忍耐 + 掌握人生
Teaching is Rewarding
Instead of training in the advanced class tonight in Willoughby, I volunteered to take the beginners. To be honest, I really enjoy teaching. There is nothing more rewarding than watching the beginners improve, and seeing them taking a greater understanding on the basic elements in Kendo.
For basic elements, I mean footwork and how to swing a shinai. They are very basic and fundamental things, but that doesn't mean they are simple and easy to do. For me, it was only in the last few months that I started using my left foot correctly and understand more deeply as to what constitute a good kamae.
For any beginners, naturally they would pay more attention to the arms and upper body actions instead of footwork. That's because the arms hold the sword, swings the sword, twirls the sword, and makes various other sword movements, whereas the legs are "merely" there to support the body. Well, that's my guess on what the beginners would tend to think anyway, but I guess my guess couldn't go too wrong.
Footworks and Hand-Foot Coordinations
The beginner class (7 people) I took tonight had a good grasp of how to swing a shinai. The upper body movements were generally good. However, I identified that footwork and hand-foot coordination still needed some improvements.
The most common footwork problems were:
- Left heel was flat on the floor, instead of slightly elevated;
- Foot stance was too narrow;
- Sliding footwork was commonly neglected;
- Weight distribution was too biased to the right front foot; which results in
- Not enough pushing power from the left rear foot.
So we did a lot of footwork up and down the width of the dojo in groups, as well as practicing kihon-men on me (I was in full bogu) one-by-one. I gave more general comments on the more common mistakes when practicing in groups, whereas more specific one-on-one feedbacks were given during the one-on-one rotations.
Oh, one thing I like to mention... I was planning for how I should take the beginner class during the day and I thought the beginners would probably be excited to hit a real dummy in full bogu, rather than a shinai. So I tried out this idea this evening. Oh wow, what an encouraging response from the young kid when I announced that each of them would be able to practice 20 men cuts on me. The kid exclaimed 'Oh COOL!' and all the beginners took turn to execute 20 men cuts on me enthusiastically. Glad that they weren't too carried away with their excitement or else my head would suffer. All credits to them. They did very nice kihon-men cuts.
For improving the hand-foot coordination, we did a few sets of kihon-men executed in full lunges across the width of the dojo. This exercise clearly showed everyone that the right foot and arms should start moving at the same time, instead of foot first and hand next, or hand first and foot next, as commonly seen amongst beginners.
After a few rounds of these full lunges kihon-men exercises, I could see a vast improvement in their hand-foot coordination when they executed kihon-men on me in the one-on-one rotations.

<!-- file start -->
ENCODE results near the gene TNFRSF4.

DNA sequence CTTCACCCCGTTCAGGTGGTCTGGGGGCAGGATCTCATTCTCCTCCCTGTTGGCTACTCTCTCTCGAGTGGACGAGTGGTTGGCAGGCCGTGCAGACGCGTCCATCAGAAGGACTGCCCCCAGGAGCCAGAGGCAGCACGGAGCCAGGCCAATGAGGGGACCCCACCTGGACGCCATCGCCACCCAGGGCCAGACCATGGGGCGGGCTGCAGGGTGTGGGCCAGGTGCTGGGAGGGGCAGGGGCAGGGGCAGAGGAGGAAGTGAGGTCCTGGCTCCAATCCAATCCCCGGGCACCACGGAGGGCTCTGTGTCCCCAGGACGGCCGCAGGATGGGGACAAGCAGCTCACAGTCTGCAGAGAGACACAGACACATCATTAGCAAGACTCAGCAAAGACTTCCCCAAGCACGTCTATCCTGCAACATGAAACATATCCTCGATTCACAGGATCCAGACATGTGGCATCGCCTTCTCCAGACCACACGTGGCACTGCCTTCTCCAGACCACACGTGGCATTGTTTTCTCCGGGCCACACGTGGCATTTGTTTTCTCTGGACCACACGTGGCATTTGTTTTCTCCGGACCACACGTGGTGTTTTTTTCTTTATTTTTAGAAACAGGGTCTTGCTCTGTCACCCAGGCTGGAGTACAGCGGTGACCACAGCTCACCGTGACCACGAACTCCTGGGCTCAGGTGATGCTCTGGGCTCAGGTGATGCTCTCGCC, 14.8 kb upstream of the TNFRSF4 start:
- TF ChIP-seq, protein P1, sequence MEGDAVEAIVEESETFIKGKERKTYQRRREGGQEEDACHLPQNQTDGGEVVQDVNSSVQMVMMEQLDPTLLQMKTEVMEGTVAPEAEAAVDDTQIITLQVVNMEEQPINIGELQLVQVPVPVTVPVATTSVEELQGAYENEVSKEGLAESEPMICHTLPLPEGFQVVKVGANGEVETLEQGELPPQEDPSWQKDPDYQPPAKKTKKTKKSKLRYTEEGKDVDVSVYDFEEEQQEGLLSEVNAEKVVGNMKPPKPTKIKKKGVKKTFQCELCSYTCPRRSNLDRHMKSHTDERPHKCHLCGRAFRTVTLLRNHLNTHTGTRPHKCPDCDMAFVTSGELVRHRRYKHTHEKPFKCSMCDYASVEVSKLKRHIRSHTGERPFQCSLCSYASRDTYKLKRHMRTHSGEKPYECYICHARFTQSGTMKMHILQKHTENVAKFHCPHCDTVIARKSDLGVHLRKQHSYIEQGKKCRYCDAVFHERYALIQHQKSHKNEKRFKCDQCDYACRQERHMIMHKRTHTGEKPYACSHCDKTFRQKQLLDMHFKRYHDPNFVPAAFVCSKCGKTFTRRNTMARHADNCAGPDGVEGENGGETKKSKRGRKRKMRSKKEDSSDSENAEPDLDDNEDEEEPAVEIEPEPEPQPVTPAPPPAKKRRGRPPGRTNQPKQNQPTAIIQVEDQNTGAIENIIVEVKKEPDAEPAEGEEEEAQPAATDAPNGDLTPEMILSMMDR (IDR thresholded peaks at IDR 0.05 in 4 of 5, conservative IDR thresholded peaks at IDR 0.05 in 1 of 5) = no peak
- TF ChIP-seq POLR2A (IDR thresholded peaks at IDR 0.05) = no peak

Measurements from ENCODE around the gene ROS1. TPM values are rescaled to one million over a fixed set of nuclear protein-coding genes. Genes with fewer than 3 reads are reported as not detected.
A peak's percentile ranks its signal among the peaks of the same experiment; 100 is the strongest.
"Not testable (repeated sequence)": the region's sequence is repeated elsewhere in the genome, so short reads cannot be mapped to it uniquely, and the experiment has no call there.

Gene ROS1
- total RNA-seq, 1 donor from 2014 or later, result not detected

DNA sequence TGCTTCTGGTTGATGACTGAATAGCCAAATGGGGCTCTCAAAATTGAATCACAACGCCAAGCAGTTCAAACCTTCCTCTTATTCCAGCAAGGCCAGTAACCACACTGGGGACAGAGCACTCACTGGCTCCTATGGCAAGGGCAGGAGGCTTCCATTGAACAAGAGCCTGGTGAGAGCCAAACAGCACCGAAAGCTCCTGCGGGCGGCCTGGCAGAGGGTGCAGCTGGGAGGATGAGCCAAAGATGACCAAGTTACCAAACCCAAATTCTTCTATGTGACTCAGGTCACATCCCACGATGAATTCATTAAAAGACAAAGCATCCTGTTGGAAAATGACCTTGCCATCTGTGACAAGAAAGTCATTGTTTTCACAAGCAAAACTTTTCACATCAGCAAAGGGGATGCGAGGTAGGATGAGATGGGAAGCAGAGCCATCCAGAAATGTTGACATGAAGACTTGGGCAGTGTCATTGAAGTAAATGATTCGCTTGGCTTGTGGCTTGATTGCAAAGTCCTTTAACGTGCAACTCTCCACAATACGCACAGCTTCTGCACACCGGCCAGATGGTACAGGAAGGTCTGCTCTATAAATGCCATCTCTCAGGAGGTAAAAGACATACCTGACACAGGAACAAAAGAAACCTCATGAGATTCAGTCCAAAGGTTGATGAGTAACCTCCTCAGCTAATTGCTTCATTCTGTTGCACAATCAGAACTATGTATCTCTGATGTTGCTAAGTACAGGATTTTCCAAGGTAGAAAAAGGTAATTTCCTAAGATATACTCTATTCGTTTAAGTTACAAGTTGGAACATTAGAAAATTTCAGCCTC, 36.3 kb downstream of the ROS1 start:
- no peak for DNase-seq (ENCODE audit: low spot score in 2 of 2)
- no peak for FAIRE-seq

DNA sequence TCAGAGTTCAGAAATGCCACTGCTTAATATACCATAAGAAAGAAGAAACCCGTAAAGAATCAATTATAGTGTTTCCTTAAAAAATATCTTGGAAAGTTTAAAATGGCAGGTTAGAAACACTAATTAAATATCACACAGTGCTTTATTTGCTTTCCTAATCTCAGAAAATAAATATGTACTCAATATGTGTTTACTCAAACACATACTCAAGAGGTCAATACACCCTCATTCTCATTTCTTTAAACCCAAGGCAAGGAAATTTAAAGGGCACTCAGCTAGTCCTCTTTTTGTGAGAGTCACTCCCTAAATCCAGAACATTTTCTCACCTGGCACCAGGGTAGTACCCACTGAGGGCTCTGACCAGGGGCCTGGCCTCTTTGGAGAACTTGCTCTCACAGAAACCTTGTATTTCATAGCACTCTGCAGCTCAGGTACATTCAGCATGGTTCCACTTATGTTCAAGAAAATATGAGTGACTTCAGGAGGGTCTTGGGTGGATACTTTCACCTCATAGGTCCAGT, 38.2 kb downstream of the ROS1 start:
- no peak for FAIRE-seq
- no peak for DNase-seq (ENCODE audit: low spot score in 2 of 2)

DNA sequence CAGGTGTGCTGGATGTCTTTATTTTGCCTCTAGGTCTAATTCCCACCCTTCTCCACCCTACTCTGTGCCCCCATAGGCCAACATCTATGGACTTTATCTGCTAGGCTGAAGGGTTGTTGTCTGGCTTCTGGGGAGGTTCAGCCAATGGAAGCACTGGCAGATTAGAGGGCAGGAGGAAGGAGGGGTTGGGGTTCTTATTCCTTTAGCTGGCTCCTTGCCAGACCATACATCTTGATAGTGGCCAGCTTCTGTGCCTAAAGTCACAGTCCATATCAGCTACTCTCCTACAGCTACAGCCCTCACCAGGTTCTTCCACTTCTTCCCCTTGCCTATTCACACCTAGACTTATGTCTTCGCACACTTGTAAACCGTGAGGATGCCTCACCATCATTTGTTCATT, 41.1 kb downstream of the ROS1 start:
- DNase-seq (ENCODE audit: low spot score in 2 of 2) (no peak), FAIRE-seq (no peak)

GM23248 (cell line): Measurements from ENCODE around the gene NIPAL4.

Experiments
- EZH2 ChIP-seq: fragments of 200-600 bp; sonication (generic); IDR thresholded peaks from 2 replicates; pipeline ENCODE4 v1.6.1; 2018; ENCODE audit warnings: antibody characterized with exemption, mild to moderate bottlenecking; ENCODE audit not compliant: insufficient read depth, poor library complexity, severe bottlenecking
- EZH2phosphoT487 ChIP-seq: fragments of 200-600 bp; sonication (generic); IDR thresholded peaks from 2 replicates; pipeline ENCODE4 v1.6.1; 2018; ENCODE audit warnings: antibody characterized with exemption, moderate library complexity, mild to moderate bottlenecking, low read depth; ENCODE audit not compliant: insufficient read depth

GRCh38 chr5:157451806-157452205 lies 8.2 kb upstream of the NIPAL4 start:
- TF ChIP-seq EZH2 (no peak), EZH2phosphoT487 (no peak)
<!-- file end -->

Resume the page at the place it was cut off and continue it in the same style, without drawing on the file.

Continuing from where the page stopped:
We only did kihon-men, kihon-kote and kihon-kote-men, but there were already enough things for them to focus on, so there was no need to introduce kihon-do and distract them from practicing straight cuts.
In the last 15 minutes, I splitted the beginner class up further. The 6 beginners who have done kirikaeshi in other training sessions before made pairs to practice kirikaeshi and other things they wish to practice on. And for me, I put my attention to the one beginner who joined our club last Saturday and introduced him to kirikaeshi for the first time. I like teaching beginners kirikaeshi because, personally, I think kirikaeshi looks cool, and it should make beginner practice a bit more challenging.
This new beginner's name was Timothy Stephens. I know it was a bit too early to say, but I reckon he got tremendous potentials to become a kendo champion. He has got superb hand-foot coordination, very quick on learning new things. A common problem with beginners is that they tend to rush the exercise, thinking that fast means good. But not with this youngster. He got the right mindset of focusing on doing each exercise correctly instead of quickly. A real potential to watch out for. Hopefully, he will stay in kendo for the long-term. Oh, btw, he has been playing Western fencing at national and international levels and was two times Australian Champion in his age group. So my prediction of him becoming a future Kendo champion was not without base.
After the training session, some beginners came around to rei and say thank you for the training session, which was so nice. For me, the best thing was to hear that they have learnt about the shortcomings of their footwork and, instead of avoiding the problems, they acknowledged and came to seek advice on how to improve on the footwork. It was so encouraging to see the beginners were so motivated to improve their own kendo.
Let's bring up our future hopefuls!